Google has announced a contest open to high school students during the Open Source Developers' Conference in Brisbane, Australia. The Google Highly Open Participation Contest was created to help introduce high school students to open source software development.
"While I was cleaning up my office I ran into the March 1986 issue of UNIX/WORLD, a long-since deceased magazine. I had saved this particular magazine because I am the author of the article featured on the cover: The Unix System on the IBM PC."
Witness No. 3 continued on the stand Tuesday in the Hans Reiser murder trial, and she quickly became the subject of several insults under cross examination by the defendant's attorney.
In what seems like a promotional press release for Microsoft, Turbolinux talks about something which is called “Interop Vendor Alliance”. Remember WSPP and MCPP? The release from Turbolinux itself states:
Aras Corporation announced that Marc Lind, vice president of marketing, will present “Open Source Transformation: Managing the Transition to an Open Source Business Model” at the upcoming joint session of the New England chapter of the Product Development & Management Association (PDMA) and the Boston Product Management Association (BPMA).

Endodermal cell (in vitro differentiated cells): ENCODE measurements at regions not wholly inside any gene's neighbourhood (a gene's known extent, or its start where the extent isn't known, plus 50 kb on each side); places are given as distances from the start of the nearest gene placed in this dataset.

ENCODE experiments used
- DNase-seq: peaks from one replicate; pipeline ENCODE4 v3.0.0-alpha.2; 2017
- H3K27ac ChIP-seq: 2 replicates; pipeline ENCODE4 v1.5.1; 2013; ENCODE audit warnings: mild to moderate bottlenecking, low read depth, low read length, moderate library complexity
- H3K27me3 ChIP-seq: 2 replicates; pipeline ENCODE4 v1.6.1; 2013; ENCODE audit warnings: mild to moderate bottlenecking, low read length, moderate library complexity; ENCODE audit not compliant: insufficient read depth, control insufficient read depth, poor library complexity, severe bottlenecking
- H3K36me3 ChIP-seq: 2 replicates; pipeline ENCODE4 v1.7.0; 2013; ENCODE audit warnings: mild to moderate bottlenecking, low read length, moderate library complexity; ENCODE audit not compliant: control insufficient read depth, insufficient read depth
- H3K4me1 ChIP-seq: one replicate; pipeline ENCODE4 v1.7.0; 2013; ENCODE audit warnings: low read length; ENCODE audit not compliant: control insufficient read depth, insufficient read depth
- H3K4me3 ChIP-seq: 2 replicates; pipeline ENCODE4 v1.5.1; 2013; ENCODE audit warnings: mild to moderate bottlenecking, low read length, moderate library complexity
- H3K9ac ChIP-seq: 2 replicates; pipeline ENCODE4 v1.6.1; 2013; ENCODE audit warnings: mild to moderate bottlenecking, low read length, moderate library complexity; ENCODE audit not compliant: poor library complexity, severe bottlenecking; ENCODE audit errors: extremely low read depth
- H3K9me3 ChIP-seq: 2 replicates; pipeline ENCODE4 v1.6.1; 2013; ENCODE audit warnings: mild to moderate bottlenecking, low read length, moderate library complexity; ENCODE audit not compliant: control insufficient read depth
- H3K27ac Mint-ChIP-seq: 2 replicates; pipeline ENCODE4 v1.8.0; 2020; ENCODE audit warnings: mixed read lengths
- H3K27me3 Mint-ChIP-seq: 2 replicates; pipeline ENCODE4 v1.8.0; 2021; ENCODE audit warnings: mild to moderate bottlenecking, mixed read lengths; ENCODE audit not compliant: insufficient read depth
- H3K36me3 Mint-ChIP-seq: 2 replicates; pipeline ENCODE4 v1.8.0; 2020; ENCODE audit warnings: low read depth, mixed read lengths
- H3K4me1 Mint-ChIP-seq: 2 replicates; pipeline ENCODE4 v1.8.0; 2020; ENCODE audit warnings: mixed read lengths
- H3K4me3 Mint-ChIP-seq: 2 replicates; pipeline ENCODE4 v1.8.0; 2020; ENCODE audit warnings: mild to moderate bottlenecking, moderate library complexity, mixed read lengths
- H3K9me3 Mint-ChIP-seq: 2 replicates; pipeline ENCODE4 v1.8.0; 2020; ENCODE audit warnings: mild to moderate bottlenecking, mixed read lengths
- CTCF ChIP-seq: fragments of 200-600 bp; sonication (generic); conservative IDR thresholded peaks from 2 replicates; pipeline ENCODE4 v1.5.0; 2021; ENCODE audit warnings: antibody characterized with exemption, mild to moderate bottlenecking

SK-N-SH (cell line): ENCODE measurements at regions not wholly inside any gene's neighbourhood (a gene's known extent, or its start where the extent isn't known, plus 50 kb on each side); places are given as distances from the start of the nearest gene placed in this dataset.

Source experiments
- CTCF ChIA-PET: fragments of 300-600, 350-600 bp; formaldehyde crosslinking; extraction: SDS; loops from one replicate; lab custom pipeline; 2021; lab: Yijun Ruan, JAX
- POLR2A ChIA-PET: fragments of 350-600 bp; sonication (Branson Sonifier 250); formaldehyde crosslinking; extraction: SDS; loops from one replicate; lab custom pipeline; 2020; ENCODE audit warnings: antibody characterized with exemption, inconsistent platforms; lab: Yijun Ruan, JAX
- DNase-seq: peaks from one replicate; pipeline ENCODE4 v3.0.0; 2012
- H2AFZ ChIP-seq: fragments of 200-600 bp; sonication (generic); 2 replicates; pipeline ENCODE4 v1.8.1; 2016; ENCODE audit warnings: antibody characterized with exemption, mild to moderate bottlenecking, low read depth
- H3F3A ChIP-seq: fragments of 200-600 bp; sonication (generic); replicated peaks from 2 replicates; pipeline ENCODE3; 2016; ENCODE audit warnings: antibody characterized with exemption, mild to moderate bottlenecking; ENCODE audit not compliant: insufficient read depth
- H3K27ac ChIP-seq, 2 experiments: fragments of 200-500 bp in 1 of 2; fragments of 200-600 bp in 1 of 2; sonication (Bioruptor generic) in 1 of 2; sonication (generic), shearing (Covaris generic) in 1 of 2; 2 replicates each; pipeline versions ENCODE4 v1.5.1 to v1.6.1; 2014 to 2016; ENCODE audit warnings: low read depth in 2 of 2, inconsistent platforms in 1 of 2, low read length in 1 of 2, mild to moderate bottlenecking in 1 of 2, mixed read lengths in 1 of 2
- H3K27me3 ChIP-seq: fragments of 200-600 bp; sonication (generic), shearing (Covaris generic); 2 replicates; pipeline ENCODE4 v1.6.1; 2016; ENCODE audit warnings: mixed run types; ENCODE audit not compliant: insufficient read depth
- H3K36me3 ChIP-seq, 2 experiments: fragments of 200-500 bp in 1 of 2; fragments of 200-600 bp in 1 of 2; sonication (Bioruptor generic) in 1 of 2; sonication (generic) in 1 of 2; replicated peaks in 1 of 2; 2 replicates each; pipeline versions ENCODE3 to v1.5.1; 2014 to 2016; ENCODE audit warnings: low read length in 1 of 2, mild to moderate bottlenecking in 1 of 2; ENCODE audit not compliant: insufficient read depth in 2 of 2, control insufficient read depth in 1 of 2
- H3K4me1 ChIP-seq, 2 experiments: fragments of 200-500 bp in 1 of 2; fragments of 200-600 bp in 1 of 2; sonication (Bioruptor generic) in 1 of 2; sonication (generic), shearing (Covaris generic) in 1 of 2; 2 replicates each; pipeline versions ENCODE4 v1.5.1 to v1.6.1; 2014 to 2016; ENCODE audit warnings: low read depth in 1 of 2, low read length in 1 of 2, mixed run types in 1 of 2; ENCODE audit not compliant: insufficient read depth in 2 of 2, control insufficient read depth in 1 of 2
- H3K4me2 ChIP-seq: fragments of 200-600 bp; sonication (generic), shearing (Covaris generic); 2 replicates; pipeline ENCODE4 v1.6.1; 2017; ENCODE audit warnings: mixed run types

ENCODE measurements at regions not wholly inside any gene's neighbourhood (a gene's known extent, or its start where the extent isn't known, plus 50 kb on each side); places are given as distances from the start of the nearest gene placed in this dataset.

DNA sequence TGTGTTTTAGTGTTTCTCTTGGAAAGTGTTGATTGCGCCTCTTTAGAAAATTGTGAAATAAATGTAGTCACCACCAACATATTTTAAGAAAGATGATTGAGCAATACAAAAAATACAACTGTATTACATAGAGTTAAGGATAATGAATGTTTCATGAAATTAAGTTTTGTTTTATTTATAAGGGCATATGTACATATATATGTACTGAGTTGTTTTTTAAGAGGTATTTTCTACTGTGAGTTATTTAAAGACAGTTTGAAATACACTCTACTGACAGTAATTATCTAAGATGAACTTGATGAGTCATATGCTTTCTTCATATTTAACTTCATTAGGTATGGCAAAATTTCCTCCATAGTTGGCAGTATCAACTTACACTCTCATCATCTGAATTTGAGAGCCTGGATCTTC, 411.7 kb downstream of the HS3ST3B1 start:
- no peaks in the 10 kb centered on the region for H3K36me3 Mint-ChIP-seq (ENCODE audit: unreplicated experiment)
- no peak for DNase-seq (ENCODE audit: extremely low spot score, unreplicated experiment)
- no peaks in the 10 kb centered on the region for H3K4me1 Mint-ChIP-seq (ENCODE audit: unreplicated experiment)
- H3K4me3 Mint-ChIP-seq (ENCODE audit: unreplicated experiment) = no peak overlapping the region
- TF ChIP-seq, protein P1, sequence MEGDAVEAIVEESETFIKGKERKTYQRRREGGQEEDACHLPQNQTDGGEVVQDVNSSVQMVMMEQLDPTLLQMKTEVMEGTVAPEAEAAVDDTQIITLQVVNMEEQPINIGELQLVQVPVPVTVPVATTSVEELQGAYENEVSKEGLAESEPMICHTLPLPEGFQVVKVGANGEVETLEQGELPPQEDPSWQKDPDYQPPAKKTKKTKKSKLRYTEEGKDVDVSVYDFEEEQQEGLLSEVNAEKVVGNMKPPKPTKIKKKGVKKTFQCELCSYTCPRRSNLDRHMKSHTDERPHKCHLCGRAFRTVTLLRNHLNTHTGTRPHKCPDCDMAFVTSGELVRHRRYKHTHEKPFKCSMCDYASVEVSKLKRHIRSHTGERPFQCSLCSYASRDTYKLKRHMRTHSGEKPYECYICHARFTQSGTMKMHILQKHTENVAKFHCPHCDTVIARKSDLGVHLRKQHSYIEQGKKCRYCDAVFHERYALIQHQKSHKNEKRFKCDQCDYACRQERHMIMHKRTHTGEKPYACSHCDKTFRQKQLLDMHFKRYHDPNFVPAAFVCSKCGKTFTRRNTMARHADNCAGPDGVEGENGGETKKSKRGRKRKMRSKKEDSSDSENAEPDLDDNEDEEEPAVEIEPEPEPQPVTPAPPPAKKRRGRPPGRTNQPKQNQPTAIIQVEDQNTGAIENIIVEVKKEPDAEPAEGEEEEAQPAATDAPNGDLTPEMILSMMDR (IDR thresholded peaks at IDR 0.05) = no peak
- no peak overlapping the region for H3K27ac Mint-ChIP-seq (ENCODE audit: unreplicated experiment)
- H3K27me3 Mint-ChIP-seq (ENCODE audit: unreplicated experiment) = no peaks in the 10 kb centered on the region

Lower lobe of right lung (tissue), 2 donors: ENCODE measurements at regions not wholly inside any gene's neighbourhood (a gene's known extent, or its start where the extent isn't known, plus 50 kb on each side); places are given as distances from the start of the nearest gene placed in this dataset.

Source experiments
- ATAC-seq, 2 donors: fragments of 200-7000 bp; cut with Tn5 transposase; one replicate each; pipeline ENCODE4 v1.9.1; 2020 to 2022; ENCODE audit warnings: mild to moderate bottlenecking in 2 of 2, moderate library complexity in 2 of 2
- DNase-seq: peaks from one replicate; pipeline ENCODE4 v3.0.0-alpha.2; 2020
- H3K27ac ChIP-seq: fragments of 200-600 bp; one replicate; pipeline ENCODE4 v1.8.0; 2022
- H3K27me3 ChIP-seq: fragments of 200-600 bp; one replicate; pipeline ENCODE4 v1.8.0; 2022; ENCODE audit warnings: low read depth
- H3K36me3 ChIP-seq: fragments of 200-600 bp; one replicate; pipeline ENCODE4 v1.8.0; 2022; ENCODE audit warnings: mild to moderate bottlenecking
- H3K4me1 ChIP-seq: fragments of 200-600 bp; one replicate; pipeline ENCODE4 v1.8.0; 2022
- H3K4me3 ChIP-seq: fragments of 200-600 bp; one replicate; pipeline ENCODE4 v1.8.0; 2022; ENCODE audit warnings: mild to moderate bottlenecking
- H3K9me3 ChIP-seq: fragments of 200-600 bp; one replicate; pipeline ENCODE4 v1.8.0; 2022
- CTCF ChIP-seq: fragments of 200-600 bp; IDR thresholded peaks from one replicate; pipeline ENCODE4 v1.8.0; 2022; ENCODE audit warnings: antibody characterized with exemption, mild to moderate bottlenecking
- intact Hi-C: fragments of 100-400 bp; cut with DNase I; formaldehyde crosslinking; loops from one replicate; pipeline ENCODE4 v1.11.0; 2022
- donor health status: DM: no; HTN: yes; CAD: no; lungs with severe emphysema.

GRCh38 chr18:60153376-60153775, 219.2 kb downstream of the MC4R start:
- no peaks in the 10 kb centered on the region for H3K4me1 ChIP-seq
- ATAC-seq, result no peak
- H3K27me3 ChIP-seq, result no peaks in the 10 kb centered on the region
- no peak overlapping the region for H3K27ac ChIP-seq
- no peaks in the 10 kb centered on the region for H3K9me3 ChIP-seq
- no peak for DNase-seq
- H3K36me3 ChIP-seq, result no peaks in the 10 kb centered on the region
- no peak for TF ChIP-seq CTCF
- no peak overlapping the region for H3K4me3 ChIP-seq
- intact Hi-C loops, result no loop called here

Business intelligence and data warehousing are in the path of open source development. Over the years, open source moved from basic developer tools to infrastructure to application tools and is now moving into applications.
Open source has been around for a long time – the official incarnation started with the creation of the GNU Public License (GPL) in 1985. The layers of open source that underlie what is needed for business intelligence (BI) have matured to the point that they are starting to take on the major players in our market.
"Your campaign promised Australia a world-class education system, with an emphasis on "digital schools" and a computer for every child in Years 9 to 12. I laud your vision and extend my support and best wishes towards its successful implementation.
I must however caution that to bureaucrats who haven't kept up to date with the latest developments in the computer industry, implementing your policy may seem to mean nothing more complicated than signing a multi-million dollar agreement with Microsoft, but there is a far more efficient use of taxpayers' money."
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